An anonymous reader writes "With updated lyrics, commander of expedition 35 on the International Space Station, Chris Hadfield, sings Space Oddity on board the ISS. He's not Bowie, but he's pretty good."
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An anonymous reader writes "Worldwide levels of the chief greenhouse gas that causes global warming have hit a milestone, reaching an amount never before encountered by humans, federal scientists said. Carbon dioxide was measured at 400 parts per million at the oldest monitoring station in Hawaii, which sets the global benchmark. More than half of plants and a third of animal species are likely to see their living space halved by 2080 if current trends continue."
An anonymous reader writes "A change from 'need' based financial aid to a 'merit' based system coupled with a 'high tuition, high aid,' model is making it harder for poor students to afford college. According to The Atlantic: 'Sometimes, colleges (and states) really are just competing to outbid each other on star students. But there are also economic incentives at play, particularly for small, endowment-poor institutions. "After all," Burd writes, "it's more profitable for schools to provide four scholarships of $5,000 each to induce affluent students who will be able to pay the balance than it is to provide a single $20,000 grant to one low-income student." The study notes that, according to the Department of Education's most recent study, 19 percent of undergrads at four-year colleges received merit aid despite scoring under 700 on the SAT. Their only merit, in some cases, might well have been mom and dad's bank account.'"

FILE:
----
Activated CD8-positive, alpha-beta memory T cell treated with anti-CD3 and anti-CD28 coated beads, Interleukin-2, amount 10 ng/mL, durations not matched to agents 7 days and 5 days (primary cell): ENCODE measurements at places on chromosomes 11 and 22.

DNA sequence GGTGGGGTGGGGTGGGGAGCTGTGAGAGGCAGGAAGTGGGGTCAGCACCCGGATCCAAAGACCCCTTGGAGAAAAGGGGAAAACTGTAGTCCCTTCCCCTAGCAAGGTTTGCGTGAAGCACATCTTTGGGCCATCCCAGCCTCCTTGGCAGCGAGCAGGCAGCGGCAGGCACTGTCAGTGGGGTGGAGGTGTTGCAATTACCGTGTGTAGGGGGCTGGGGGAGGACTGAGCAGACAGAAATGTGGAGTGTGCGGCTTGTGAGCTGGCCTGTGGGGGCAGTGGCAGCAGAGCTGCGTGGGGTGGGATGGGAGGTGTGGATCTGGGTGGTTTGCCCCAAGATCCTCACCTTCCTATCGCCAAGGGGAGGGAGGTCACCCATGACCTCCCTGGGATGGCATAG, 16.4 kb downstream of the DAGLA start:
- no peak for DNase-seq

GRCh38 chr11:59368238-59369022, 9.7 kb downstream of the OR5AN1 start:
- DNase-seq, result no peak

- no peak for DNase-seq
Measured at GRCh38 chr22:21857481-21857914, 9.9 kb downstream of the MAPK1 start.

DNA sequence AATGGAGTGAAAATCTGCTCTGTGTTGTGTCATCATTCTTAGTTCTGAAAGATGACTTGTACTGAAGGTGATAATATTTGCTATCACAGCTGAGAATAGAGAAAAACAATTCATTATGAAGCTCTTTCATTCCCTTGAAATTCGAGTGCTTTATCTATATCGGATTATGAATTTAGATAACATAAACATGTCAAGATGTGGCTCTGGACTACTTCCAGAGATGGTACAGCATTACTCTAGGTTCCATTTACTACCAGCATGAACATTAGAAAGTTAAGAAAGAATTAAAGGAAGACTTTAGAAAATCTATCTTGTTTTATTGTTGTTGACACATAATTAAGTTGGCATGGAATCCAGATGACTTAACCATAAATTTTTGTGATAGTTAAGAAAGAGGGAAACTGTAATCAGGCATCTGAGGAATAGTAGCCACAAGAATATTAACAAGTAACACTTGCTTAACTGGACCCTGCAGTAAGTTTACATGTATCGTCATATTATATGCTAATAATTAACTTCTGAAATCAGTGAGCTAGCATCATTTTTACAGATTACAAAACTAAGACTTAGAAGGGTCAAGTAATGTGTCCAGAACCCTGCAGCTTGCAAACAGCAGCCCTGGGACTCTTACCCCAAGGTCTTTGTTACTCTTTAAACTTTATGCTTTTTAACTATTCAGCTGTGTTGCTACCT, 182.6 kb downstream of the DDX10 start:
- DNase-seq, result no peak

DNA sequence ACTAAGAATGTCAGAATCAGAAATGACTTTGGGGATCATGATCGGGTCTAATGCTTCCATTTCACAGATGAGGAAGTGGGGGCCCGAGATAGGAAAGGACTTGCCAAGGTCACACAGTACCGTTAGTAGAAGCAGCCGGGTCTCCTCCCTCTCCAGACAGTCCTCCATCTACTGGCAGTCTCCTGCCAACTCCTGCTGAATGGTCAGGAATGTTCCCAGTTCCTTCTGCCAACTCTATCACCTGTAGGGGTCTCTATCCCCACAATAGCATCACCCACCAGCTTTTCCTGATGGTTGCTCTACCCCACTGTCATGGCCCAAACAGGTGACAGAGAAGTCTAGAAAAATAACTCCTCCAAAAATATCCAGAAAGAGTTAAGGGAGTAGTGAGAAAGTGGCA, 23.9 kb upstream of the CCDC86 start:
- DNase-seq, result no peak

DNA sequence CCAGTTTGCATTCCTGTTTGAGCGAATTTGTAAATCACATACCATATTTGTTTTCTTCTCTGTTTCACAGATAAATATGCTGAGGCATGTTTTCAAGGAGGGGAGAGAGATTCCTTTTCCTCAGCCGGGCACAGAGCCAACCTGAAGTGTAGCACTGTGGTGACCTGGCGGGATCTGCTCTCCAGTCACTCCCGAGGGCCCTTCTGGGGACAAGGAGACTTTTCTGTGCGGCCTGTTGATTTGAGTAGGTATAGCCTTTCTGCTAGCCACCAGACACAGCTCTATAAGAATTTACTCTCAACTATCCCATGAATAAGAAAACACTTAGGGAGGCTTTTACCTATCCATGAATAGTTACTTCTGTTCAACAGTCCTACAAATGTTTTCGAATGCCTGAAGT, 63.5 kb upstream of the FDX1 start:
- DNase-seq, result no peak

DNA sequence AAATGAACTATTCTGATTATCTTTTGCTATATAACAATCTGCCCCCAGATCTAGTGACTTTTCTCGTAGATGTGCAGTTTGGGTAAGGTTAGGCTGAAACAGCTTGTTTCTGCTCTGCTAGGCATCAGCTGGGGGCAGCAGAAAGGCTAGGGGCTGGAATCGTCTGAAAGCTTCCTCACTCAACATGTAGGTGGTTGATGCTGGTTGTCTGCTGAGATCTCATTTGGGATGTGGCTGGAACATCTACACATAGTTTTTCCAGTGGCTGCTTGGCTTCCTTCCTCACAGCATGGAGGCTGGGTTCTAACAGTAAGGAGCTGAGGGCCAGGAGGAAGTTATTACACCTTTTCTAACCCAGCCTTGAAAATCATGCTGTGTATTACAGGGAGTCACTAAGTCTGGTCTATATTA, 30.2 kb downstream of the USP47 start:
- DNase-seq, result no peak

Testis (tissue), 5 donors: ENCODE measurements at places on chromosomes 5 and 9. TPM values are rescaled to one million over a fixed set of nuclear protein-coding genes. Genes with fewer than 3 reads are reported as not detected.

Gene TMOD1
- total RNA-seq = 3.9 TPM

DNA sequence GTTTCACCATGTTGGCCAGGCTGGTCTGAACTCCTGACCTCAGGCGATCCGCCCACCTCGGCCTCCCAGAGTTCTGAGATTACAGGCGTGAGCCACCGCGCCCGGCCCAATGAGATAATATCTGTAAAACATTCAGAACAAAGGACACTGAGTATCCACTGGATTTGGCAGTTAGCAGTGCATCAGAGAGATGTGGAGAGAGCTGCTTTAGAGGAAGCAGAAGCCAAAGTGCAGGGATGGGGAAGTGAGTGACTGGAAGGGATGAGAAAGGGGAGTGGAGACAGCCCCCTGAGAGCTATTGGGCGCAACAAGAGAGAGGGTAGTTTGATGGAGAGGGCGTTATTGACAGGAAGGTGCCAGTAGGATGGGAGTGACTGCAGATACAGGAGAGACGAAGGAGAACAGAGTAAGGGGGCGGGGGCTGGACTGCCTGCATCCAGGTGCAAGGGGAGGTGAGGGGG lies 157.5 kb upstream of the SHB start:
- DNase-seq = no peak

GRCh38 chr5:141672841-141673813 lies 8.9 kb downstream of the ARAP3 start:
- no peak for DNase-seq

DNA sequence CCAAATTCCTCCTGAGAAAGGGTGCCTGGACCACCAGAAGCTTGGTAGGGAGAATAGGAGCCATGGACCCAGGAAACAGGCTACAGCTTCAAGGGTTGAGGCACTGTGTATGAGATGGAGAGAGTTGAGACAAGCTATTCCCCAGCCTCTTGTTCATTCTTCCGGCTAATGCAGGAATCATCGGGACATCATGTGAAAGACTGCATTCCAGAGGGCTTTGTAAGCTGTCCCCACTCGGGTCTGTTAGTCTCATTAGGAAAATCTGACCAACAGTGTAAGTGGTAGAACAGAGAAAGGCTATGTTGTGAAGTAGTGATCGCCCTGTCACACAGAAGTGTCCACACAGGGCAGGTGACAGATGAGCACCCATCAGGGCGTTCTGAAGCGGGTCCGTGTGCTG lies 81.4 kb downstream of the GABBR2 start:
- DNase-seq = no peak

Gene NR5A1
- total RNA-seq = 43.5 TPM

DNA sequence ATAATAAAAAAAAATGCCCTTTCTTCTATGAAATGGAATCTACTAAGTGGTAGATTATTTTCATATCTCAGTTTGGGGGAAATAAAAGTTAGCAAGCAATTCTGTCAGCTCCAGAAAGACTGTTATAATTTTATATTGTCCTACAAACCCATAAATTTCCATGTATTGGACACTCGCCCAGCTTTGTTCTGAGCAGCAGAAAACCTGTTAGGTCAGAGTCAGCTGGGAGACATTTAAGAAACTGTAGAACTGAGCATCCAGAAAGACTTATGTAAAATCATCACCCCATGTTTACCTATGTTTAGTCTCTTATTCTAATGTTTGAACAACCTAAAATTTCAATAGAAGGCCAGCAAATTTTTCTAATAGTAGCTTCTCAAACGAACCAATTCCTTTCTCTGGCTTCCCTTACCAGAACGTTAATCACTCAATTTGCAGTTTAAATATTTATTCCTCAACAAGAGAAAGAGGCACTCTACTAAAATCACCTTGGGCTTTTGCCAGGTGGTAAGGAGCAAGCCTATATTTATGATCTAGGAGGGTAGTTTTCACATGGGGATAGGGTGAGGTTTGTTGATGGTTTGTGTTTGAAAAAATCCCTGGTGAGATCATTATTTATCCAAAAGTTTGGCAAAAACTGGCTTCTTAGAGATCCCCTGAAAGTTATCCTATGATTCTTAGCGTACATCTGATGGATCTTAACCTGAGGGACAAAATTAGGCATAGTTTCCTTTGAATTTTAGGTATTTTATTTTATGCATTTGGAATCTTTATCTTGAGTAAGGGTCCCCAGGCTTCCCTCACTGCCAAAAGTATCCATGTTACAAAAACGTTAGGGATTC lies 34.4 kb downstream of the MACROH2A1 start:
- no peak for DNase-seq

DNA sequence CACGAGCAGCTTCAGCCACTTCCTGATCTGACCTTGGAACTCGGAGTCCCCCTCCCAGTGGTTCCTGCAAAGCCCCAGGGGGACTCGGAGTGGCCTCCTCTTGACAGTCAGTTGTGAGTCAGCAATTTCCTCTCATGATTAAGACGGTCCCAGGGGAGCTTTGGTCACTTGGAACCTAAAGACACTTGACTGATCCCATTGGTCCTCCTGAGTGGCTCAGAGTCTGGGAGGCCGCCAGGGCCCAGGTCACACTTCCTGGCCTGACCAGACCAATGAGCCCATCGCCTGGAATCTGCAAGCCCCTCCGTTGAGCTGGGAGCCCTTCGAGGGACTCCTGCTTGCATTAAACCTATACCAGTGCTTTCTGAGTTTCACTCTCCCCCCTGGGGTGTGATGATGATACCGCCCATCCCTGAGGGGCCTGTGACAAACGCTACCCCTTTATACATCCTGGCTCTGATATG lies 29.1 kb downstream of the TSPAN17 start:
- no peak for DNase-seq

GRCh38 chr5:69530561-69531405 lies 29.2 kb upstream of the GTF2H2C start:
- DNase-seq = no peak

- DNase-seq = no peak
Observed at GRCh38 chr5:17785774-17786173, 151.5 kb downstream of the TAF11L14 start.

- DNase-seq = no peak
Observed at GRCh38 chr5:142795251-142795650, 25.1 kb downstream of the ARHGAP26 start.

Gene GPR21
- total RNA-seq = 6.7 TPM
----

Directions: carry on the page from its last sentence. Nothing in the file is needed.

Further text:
Dr. Mark Post hopes to bring the dream of cultured meat one step closer to reality when he unveils his high tech hamburger in London. The five ounce burger is composed of 20,000 strips of beef muscle tissue grown in a laboratory at a cost of $325,000 (provided by an anonymous donor.) From the article: "The hamburger, assembled from tiny bits of beef muscle tissue grown in a laboratory and to be cooked and eaten at an event in London, perhaps in a few weeks, is meant to show the world — including potential sources of research funds — that so-called in-Vitro meat, or cultured meat, is a reality."
harrymcc writes "Back in late March, Facebook finally introduced a feature which lets you reply to a specific comment on an update. But at the same time, it started reshuffling the order of comments in an attempt to put the best ones at the top. The change only applies to Pages and to the Profiles of people with more than 10,000 followers, but it's driving me crazy. Over at TIME.com, I explain why."